Sunday, March 16, 2008

Many female criminals need therapy, not confinement in prison cells

The Times-Union

As tragic as Maria Viscaya's story is, it could become the story of more women in Northeast Florida.

Viscaya recently described the chain of pathology that led her to jail. The 50-year-old woman, who is serving time for prostitution, told the Times-Union that she began selling her body to support a crack cocaine habit. She turned to crack, she said, because she couldn't stand the pressure of supporting seven children. But maybe the pressure that really got to Viscaya was the pressure that comes from grappling with the pain of being raped and abused. And such abuse is all-too familiar. Those girls are now growing into women like Viscaya; women who now make up a quarter of the city's corrections population. That's more than three times higher than the national average of 7.2 percent. LaWanda Ravoira, who is a past president of PACE Center for Girls Inc., now heads the statewide Justice for Girls initiative. She told me she believes part of the reason that so many women are being incarcerated here has roots in the heavy-handed way that girls are tracked into the juvenile justice system. This is happening, she said, with little consideration of the sexual abuse or emotional problems that cause them to either act out violently or take up self-destructive habits. Ravoira, for example, remembers a 16-year-old girl who was arrested for battery after she hit a family member who had been sexually abusing her for 12 years. That arrest led to more arrests and a series of confinements in a girls' residential facility, she said, but it didn't lead to mental health therapy - which is what the girl needed. Nearly 80 percent of girls who wind up in state juvenile facilities suffer from untreated mental and emotional problems, Ravoira said. And many of those girls end up like Viscaya or the juvenile she once knew - in prison or jail. "I suspect that if you delve into the history of many of these [incarcerated] women, you'll find that many of them are victims [of abuse]," said Ravoira, who co-authored a study on the subject titled "A Rallying Cry for Change: Charting a New Direction in the State of Florida's Response to Girls in the Juvenile Justice System." "Until they become adult women, we don't see the wounds from childhood that is driving them to make irresponsible choices in life." Ravoira said one way to stem the tide of women being imprisoned is to pay closer attention to the girls who are being locked up. That's what her initiative aims to do through advocating programs that take into account the circumstances that put girls on the road to crime. "We have to ask: 'What is it that we can do to build her confidence early in life so that she can find affirmation without resorting to negative behavior?' " Ravoira said. Ravoira is right. Something must be done - at least before some of the theories on the rise of women in prisons become fodder for sexists. One theory says that changing gender roles, with women being reared to be aggressive and assertive like men, is being extended to violent crimes such as robbery and drug dealing. I hope that assertiveness in women doesn't become viewed as a negative trait by associating it with a propensity for them to commit crimes. And I hope that a rise in working women who commit check fraud doesn't lead some sexist to deny a woman more office responsibilities because he believes women can't handle work and independence without stealing; that those tasks are better left to men. Yet while many women handle single motherhood sublimely, for many others, it carries a lot of pressure. Many girls, for example, who began having children as teenagers often become women who continue to look for affirmation in that manner, without giving thought to the financial pressures and emotional burdens that come with rearing children alone. Like Viscaya, many succumb to criminal habits. But also like Viscaya, many are also sexually abused - and that creates a sense of powerlessness over their bodies and their destinies. It's alarming that women are filling prison and jail beds. What's more alarming, however, is that more girls may grow up to join them. Even though we know what to do to stop that from happening. (904) 359-4251. I hope that assertiveness in women doesn't become viewed as a negative trait ...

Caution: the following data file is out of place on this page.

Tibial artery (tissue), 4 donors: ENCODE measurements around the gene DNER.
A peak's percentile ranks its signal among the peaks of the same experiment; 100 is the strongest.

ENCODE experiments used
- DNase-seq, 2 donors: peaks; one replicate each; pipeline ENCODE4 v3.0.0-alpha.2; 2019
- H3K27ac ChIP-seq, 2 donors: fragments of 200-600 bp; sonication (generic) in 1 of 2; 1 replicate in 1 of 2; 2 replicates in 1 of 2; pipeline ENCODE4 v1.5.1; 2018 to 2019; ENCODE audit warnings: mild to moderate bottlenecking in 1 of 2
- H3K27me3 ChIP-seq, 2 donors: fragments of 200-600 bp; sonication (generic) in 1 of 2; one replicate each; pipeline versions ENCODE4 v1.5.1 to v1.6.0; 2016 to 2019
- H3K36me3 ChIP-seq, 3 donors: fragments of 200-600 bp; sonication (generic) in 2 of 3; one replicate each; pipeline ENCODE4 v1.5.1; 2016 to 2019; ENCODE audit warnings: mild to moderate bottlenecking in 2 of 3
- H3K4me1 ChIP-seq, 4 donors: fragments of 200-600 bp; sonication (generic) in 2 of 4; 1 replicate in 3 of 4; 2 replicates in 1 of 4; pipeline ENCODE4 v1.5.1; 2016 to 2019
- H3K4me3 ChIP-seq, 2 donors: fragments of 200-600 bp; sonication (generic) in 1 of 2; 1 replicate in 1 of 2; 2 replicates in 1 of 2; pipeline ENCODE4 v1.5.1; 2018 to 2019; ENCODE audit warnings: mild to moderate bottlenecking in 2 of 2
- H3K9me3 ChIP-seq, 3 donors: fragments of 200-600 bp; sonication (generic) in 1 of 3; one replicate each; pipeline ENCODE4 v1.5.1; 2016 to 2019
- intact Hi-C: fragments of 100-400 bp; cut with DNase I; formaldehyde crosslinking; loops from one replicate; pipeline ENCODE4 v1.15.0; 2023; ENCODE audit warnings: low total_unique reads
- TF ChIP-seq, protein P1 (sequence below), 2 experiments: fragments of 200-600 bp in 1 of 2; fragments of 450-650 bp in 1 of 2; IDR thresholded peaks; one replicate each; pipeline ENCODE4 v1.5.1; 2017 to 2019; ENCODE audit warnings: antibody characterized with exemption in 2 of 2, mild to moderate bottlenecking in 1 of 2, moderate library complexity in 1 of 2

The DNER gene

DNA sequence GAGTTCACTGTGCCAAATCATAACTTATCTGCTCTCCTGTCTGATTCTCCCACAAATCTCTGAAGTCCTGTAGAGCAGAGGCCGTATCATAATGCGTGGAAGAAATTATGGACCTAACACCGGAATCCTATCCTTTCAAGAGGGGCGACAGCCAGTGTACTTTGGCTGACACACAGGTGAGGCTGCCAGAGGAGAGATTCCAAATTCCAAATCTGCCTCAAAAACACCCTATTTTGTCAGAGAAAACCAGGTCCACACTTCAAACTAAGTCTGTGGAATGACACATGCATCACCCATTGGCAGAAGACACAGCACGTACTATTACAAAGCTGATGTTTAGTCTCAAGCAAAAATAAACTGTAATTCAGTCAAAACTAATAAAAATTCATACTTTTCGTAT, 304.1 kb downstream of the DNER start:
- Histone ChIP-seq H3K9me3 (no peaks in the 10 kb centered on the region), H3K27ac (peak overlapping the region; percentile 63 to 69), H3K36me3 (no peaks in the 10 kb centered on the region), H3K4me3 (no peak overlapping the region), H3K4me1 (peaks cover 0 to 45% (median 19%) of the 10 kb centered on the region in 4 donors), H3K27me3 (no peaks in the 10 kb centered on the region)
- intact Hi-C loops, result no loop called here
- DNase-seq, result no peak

1 comment:

Anonymous said...

Turn the clocks back 100 years and severly punish all lawbreakers. There was much less crime then and fewer inmates in prisons then. You do the crime, you do the time. This was a great deterrent back then. Quit trying to make excuses for their crimes.There is little control now in the prison system because inmates now have more rights than the officers guarding them. All this teaches the inmates is how to manipulate and use the system on their behalf, reduce their time, and get out and start again where they left off. The old saying "Crime doesn't pay", no longer exists with law violaters. Bleeding hearts need to direct their time and attention to the poverty stricken and help the children before they get into trouble. The vast majority had extensive criminal records before they were finally sentenced. It's time to get tougher on crime and quit making excuses. I am so glad Florida passed the "Castle" bill, allowing homeowners "not to retreat" and to shoot anyone that breaks into their.

"A retired Florida correctional officer."